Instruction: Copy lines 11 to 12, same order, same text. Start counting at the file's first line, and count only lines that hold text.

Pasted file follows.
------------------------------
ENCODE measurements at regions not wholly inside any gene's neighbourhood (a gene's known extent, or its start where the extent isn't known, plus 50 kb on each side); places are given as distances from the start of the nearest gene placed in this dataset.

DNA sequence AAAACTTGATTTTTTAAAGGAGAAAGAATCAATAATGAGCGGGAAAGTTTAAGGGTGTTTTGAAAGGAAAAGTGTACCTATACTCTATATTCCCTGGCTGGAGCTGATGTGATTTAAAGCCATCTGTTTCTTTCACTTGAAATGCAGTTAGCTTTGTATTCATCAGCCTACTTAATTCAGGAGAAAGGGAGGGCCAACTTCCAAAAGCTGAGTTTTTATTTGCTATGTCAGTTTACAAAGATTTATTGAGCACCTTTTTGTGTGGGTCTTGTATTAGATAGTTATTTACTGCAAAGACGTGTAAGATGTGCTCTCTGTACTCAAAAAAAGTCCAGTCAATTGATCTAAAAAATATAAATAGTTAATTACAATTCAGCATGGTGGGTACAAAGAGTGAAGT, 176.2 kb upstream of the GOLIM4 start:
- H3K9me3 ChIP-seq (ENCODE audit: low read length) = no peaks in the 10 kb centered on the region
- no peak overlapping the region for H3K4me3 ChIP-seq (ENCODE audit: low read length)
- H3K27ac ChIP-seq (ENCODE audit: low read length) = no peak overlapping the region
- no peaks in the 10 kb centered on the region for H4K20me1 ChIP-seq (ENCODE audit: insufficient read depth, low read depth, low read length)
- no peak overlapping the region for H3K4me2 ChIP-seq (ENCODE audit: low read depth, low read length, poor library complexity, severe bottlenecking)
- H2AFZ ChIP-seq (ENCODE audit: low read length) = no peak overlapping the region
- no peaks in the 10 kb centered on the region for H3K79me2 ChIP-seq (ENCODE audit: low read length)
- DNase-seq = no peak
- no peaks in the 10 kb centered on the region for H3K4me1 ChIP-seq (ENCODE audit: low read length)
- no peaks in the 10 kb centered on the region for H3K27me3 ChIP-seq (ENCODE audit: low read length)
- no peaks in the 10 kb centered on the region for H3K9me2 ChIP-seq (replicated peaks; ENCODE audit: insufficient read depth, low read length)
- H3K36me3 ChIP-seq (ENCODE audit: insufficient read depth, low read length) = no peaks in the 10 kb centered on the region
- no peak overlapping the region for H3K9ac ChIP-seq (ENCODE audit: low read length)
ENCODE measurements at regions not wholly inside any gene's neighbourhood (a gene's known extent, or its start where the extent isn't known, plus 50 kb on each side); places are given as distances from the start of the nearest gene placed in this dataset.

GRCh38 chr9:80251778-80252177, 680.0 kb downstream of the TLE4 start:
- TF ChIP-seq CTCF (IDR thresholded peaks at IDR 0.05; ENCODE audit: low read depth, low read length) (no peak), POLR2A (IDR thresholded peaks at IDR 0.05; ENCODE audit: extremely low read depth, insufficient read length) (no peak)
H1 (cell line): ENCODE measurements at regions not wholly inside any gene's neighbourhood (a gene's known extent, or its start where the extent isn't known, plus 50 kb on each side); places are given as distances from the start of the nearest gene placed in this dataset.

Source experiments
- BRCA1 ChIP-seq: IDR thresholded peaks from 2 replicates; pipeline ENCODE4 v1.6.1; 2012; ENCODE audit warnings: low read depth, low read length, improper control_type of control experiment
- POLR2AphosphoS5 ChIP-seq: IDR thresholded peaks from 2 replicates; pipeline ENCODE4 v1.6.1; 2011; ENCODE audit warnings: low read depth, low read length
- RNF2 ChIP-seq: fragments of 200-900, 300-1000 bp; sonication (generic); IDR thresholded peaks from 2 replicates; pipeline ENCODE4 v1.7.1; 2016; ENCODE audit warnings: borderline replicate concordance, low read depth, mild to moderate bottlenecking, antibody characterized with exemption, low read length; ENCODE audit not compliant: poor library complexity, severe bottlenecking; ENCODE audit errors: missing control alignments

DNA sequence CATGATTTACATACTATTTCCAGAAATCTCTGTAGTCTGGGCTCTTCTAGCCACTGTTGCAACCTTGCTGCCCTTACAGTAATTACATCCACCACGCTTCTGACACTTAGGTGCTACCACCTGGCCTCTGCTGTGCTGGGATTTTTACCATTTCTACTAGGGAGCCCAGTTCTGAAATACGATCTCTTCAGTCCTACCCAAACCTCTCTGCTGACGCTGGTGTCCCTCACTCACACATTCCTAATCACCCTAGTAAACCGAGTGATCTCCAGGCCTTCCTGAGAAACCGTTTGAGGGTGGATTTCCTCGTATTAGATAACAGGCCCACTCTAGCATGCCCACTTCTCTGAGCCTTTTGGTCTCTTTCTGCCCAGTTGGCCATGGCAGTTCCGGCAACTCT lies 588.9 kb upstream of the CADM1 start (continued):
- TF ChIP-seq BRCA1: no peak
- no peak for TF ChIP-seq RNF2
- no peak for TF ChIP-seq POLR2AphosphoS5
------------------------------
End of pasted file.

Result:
- no peaks in the 10 kb centered on the region for H3K4me1 ChIP-seq (ENCODE audit: low read length)
- no peaks in the 10 kb centered on the region for H3K27me3 ChIP-seq (ENCODE audit: low read length)